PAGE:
Rural Transport Services
For a long time, building roads in rural areas was considered as one of the main solutions to promote economic and social development and reduce poverty through improved access to markets, social facilities, and better information flows. However, as the rural transport overview indicates, for many developing countries this strategy has proven insufficient, often because little attention is paid to essential Rural Transport Services (RTS). Provision of roads is merely one way of facilitating transport services, which are themselves fundamental to delivering the desired economic and social improvements for poor rural communities. With the past imbalance in transport investments, RTS in most developing countries are underdeveloped and in most cases unavailable, unreliable and/or expensive, posing a serious impediment to reaping the benefits of any network and/or road infrastructure improvements. The overall benefits of improved rural transport will not be realised unless road, waterways and to some extent railway transport services are also improved and sustained.
Sustainable RTS aim to connect urban and rural areas, and rural areas with each other. Services may be provided by head loading, carts, bicycle taxis, motorcycle taxis, rickshaws, animal haulage, through to more capital intensive vehicles such as cars, minibuses, buses, tractors, pick-ups and trucks. Intermediate Means of Transport (IMT) can provide a range of affordable RTS solutions.
These services may be complementary and offer opportunities to connect at transport multi-modal rural hubs . Services may be scheduled, as is often the case for long distances buses. The more local services may usually be flexible; with vehicles and drivers available for hire at designated locations.
Designing appropriate RTS interventions requires a holistic understanding of the mechanisms through which rural transport services are provided and used in the rural economy of developing countries. Affordability, safety, reliability and/or efficiency are all factors at play in designing appropriate transport services in general, however in a rural context additional aspects should be considered as is explained below. Whatever technology is adopted, it must be sustainable within the local capacity to service, maintain and refurbish/obtain spares for any vehicles used.
In general demand is based on the economic, financial and social needs of transport users including any specific requirements of women, marginalised and/or vulnerable groups, such as People with Disabilities. Low demand, short journeys, and the limited ability of rural passengers to pay for transport services are general causes for an inadequate RTS coverage. And when the services do exist they are often unreliable and expensive, poorly planned, scarce (in terms of number of vehicles), resulting in high rural transport costs and service gaps. From the operator’s side rural transport services are in many cases unprofitable or provide little return for effort and inputs, and therefore do not attract new investments on the supply side.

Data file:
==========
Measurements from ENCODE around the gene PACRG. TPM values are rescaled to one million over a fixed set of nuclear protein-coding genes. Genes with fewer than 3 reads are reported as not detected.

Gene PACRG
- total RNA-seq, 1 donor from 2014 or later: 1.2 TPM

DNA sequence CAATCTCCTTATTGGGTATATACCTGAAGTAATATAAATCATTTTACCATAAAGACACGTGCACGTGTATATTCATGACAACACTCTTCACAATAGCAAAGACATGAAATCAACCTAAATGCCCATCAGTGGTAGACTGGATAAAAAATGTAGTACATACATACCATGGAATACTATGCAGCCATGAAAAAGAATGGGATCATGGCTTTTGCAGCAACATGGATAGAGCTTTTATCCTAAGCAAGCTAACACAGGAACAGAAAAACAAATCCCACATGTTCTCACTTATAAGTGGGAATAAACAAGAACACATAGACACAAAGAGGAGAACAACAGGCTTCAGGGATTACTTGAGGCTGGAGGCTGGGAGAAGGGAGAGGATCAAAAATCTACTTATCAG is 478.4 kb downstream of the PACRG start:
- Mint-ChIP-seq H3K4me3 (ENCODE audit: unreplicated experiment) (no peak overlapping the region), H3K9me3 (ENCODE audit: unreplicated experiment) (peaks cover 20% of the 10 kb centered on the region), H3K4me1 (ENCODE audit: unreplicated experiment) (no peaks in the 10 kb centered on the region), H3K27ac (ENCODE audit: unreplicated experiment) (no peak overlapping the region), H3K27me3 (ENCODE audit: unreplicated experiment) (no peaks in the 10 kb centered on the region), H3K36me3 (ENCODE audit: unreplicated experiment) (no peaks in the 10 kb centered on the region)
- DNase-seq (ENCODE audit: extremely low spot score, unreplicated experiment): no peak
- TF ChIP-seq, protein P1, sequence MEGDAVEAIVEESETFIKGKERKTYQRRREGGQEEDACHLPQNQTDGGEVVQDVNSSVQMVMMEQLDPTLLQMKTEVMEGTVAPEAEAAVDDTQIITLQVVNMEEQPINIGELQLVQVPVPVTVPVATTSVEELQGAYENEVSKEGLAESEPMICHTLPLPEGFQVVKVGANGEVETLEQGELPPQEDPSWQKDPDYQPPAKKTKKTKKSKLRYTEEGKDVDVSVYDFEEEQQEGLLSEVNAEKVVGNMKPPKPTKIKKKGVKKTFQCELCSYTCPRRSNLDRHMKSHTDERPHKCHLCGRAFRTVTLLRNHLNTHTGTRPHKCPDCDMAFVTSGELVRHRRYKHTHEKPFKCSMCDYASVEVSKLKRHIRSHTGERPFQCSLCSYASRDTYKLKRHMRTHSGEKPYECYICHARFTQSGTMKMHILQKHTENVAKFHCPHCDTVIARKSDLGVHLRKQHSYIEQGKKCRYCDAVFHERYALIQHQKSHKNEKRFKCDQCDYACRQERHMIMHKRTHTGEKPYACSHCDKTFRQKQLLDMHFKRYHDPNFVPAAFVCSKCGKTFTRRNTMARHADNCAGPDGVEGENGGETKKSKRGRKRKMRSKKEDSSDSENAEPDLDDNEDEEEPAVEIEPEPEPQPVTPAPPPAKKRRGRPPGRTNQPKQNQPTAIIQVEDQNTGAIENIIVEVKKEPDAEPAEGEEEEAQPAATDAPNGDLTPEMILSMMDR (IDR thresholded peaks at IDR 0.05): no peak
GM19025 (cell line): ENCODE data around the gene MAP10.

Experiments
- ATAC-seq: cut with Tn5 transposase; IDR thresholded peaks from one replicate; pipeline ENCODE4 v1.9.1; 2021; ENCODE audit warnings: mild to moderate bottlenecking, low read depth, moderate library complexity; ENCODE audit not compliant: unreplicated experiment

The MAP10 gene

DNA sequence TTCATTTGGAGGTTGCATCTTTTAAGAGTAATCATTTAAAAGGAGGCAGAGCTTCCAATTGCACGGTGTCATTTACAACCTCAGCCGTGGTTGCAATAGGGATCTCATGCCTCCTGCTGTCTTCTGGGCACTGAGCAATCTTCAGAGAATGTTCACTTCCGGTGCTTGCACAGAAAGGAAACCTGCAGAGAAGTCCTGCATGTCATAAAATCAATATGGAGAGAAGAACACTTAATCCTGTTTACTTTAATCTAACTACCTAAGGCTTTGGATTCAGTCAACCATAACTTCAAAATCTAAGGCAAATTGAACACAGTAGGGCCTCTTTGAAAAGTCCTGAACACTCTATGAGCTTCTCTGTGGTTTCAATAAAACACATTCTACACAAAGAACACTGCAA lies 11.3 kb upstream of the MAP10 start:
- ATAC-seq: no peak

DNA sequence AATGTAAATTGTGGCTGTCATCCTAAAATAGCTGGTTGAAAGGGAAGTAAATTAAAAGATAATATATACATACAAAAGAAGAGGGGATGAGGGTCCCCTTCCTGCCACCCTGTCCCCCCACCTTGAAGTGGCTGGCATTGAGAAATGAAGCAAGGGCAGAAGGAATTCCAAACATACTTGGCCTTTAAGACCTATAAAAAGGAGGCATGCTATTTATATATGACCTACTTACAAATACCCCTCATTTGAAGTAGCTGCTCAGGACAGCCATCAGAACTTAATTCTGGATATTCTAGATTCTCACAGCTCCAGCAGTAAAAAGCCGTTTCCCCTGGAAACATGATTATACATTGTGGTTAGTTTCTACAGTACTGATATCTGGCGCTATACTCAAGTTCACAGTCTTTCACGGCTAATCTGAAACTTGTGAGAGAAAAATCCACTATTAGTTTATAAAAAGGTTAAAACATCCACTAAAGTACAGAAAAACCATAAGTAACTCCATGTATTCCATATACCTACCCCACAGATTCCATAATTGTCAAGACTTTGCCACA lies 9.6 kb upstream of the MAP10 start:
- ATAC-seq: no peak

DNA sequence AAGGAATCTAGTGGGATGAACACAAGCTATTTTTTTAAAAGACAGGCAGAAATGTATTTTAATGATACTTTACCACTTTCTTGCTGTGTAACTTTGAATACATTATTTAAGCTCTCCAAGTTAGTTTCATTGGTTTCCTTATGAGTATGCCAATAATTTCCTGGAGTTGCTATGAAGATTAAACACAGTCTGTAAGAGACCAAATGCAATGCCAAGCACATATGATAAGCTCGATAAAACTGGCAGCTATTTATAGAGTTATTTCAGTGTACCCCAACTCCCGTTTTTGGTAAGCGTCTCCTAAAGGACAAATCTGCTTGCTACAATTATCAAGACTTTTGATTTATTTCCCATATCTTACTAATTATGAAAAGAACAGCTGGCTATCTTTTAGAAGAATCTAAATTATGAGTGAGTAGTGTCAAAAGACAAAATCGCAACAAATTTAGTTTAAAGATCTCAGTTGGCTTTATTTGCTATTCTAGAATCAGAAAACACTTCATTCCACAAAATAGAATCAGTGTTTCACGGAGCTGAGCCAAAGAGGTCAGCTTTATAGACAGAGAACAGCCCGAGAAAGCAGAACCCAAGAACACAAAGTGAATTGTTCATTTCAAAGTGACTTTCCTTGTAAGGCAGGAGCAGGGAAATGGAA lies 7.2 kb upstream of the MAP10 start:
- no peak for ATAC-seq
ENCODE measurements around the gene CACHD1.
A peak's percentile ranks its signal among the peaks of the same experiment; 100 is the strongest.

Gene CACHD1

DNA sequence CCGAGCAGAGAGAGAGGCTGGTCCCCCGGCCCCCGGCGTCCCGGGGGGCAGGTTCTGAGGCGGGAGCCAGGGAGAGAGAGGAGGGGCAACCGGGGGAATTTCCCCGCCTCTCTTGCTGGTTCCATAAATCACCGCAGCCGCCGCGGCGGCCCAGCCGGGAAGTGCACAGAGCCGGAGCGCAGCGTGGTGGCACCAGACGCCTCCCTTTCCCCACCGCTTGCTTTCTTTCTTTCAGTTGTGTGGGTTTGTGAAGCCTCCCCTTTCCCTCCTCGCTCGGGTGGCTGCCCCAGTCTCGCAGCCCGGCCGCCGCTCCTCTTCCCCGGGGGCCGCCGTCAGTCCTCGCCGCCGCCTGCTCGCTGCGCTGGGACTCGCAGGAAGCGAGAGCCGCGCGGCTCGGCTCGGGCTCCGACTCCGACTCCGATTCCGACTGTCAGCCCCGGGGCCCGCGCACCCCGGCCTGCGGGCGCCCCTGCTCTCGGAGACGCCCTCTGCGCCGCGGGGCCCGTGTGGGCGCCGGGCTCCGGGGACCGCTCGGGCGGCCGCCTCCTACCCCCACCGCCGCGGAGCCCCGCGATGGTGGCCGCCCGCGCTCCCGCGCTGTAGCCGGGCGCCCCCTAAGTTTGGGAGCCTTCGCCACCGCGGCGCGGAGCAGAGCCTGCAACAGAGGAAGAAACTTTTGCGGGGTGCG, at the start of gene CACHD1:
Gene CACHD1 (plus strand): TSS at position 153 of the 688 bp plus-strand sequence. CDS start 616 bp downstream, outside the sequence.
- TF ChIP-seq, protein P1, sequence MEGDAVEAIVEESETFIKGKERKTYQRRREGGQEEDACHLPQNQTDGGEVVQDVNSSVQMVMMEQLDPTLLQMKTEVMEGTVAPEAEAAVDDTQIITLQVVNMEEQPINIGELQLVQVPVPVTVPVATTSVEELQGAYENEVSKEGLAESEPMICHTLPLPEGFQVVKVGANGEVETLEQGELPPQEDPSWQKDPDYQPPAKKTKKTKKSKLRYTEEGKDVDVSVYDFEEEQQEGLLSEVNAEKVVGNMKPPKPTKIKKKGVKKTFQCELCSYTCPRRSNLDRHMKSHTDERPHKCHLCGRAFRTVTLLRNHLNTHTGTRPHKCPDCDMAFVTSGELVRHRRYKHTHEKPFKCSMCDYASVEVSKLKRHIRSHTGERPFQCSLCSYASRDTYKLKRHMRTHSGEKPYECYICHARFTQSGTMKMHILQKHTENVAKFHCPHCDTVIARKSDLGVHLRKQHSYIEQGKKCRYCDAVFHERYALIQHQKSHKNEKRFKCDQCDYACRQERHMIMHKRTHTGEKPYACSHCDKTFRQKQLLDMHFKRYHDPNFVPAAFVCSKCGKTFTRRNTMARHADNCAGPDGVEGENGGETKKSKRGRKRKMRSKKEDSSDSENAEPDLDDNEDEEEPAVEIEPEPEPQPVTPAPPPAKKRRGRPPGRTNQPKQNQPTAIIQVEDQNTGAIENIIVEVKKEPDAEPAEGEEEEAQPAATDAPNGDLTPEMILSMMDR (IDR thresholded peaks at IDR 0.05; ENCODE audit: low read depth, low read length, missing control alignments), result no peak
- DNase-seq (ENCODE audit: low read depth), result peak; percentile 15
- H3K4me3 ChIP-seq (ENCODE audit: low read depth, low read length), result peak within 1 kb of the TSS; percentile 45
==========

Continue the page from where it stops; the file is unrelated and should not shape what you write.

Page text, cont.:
There is a particular difficulty in assessing potential demand. Most conventional transport planning is based on extrapolating current demand. A key assumption is that generated traffic/demand is a small incremental increase over the existing usage. For rural transport planning in general and services in particular, there is a particularly challenging situation. Current usage of transport services is often low and can even be zero. However, well planned interventions can liberate substantial suppressed or latent demand. Conventional planning tools are not designed for this situation. This is the reason why innovative tools such as IRAP can be very useful in indicating priorities between investment in transport services, transport infrastructure or social/economic facilities.
Farmers may invest in particular crops, if they are convinced that affordable services will be available to transport their produce after the harvest to ensure a payback for their efforts.
Creating a 'critical mass' of end users on one side and investing in appropriate transport technologies on the other may contribute to optimising both supply and demand.
Certain means of transport may be unknown in a particular location. There could be potential for introduction of new appropriate modes with suitable investigation, awareness creation and support.
One of the challenges however is to find the optimal balance between a strong enforced regulatory framework and poor people's mobility since a very rigid framework may restrict people's access to services, or render them too expensive.
In designing appropriate RTS issues like equity, gender, and governance need to be assessed. These factors may lie outside the 'traditional' scope of economic analyses but will contribute to successful outcomes. The more traditional factors are topography, agro-ecological zones, farming systems, population density, economic development, remoteness, income levels, ethnicity, culture and transport systems in general. These can all influence the quality and nature of RTS as well as the overall supply and demand.
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Updated February 2010